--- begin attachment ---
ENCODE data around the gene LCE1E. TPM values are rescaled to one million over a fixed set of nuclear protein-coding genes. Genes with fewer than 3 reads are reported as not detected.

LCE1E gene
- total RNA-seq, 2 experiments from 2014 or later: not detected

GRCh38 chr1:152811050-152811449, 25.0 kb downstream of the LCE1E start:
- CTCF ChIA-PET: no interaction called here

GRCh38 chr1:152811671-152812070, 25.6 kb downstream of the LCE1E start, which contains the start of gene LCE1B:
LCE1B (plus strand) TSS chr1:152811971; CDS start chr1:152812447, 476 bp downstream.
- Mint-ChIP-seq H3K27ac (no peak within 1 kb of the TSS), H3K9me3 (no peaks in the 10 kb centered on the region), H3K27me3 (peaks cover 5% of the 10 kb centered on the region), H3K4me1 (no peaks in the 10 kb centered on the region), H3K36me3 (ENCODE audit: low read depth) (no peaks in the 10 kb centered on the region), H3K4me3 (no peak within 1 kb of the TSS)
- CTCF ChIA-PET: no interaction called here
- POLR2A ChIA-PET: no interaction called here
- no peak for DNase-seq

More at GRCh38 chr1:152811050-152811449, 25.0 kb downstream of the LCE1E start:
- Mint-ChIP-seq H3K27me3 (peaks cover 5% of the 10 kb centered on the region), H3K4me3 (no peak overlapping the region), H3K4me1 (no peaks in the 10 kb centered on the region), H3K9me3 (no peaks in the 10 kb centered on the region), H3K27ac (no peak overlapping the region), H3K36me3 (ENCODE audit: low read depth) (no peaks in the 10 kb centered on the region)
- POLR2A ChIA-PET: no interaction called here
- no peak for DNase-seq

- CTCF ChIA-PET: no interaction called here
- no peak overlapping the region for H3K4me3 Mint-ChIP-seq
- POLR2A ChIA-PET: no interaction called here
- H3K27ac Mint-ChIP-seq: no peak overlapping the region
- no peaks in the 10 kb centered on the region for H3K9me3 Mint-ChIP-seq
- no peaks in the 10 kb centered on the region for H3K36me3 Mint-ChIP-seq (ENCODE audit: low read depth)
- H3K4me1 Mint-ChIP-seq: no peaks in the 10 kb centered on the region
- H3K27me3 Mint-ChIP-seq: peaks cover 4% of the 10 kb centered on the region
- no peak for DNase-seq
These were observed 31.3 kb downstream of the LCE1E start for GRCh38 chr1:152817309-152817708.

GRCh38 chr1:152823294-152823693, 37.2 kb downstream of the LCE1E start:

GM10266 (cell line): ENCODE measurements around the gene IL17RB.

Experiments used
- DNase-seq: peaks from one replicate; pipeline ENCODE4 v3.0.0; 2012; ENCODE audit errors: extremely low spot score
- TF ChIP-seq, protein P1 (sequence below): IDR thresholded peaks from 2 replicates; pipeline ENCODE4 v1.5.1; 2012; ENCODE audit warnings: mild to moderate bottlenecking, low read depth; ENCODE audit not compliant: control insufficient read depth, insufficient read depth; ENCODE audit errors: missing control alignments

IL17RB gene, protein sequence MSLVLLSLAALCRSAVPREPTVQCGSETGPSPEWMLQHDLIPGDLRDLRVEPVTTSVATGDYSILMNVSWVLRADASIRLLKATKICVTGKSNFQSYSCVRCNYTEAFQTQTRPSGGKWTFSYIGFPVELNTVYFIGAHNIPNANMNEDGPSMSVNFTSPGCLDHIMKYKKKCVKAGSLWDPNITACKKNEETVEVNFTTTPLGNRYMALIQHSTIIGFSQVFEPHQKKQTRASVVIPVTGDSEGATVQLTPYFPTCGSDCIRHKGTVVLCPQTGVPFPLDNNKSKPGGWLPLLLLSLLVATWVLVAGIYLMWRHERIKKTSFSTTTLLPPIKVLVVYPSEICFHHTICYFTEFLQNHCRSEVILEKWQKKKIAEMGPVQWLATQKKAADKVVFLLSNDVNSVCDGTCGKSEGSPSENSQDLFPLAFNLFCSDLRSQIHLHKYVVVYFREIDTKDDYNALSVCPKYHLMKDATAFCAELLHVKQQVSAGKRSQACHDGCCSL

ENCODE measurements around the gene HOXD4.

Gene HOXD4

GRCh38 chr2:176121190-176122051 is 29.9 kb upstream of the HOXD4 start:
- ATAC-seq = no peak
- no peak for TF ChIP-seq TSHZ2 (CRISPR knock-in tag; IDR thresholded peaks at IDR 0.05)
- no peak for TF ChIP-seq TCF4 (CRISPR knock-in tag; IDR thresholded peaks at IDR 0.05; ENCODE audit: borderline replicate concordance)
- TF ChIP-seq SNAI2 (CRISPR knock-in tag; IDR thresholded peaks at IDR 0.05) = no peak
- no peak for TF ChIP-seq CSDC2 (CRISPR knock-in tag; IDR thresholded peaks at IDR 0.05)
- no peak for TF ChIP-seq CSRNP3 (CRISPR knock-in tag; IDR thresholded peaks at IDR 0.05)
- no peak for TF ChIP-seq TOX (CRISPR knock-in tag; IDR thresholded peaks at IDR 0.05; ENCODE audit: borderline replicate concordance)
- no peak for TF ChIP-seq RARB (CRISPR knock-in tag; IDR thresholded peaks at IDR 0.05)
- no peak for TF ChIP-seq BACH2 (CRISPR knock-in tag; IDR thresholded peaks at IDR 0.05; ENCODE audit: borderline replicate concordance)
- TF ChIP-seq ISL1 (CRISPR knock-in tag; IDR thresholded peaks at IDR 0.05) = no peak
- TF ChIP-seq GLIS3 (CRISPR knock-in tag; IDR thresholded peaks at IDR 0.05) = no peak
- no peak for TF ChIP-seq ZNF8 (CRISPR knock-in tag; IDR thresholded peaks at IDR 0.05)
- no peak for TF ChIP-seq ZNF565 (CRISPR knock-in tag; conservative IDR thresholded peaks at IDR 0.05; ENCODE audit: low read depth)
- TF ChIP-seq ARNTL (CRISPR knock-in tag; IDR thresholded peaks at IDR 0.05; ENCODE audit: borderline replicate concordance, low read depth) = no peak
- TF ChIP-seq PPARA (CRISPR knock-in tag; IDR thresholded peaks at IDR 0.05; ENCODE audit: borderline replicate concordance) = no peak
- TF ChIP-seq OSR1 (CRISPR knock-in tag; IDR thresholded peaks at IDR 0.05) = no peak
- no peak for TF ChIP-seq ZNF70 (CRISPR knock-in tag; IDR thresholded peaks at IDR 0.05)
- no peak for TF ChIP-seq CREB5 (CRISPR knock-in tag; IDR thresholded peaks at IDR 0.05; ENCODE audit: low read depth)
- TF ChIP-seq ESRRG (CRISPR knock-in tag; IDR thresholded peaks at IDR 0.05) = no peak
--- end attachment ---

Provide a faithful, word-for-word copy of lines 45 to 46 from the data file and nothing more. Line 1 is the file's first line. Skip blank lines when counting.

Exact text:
- TF ChIP-seq GLIS3 (CRISPR knock-in tag; IDR thresholded peaks at IDR 0.05) = no peak
- no peak for TF ChIP-seq ZNF8 (CRISPR knock-in tag; IDR thresholded peaks at IDR 0.05)